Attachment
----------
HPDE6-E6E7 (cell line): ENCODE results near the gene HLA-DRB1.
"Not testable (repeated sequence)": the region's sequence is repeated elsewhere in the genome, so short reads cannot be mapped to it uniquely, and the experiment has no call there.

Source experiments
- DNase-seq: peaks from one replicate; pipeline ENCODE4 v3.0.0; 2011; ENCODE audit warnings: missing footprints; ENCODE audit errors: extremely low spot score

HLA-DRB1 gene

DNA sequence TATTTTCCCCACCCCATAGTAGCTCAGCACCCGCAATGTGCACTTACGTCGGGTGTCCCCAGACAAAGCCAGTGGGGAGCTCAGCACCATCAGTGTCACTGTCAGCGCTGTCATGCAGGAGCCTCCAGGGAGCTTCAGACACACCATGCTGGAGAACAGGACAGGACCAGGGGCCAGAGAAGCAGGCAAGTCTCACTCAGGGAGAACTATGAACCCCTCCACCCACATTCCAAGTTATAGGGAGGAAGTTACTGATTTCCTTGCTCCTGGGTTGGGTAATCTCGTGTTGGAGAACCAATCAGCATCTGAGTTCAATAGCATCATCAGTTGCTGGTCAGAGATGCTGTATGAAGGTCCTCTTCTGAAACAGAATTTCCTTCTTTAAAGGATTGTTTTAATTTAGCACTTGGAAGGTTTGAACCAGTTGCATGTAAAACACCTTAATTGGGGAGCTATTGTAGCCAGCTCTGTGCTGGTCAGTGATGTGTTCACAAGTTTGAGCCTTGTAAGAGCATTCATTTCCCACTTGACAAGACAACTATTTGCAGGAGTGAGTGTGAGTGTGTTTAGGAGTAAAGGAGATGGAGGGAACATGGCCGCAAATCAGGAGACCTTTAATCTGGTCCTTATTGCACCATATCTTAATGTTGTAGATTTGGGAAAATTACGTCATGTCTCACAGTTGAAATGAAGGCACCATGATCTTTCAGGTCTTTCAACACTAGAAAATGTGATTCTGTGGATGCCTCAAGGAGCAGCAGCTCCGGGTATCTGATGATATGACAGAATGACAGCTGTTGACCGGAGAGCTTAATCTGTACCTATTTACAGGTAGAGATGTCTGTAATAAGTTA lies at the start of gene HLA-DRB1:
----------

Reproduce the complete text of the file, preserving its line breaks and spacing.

HPDE6-E6E7 (cell line): ENCODE results near the gene HLA-DRB1.
"Not testable (repeated sequence)": the region's sequence is repeated elsewhere in the genome, so short reads cannot be mapped to it uniquely, and the experiment has no call there.

Source experiments
- DNase-seq: peaks from one replicate; pipeline ENCODE4 v3.0.0; 2011; ENCODE audit warnings: missing footprints; ENCODE audit errors: extremely low spot score

HLA-DRB1 gene

DNA sequence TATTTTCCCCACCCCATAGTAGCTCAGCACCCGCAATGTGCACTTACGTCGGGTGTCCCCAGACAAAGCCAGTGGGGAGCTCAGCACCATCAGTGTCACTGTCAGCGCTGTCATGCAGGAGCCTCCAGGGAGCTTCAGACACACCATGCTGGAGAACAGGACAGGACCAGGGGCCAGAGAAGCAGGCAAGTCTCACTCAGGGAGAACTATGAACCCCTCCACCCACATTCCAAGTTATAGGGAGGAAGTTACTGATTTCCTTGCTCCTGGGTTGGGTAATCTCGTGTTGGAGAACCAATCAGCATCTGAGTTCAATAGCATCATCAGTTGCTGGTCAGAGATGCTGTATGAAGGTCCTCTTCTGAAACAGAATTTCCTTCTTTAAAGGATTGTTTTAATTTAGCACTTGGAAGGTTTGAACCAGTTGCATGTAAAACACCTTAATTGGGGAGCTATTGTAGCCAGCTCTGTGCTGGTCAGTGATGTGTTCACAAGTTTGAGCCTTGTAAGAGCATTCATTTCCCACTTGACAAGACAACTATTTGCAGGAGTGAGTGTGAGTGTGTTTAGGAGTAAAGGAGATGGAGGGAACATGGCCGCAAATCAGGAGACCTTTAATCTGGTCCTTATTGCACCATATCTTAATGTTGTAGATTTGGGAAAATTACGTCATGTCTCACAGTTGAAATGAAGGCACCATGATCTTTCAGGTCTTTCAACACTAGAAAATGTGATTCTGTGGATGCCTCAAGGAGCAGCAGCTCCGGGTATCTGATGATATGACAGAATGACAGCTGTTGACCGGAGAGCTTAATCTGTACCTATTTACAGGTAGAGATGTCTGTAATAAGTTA lies at the start of gene HLA-DRB1: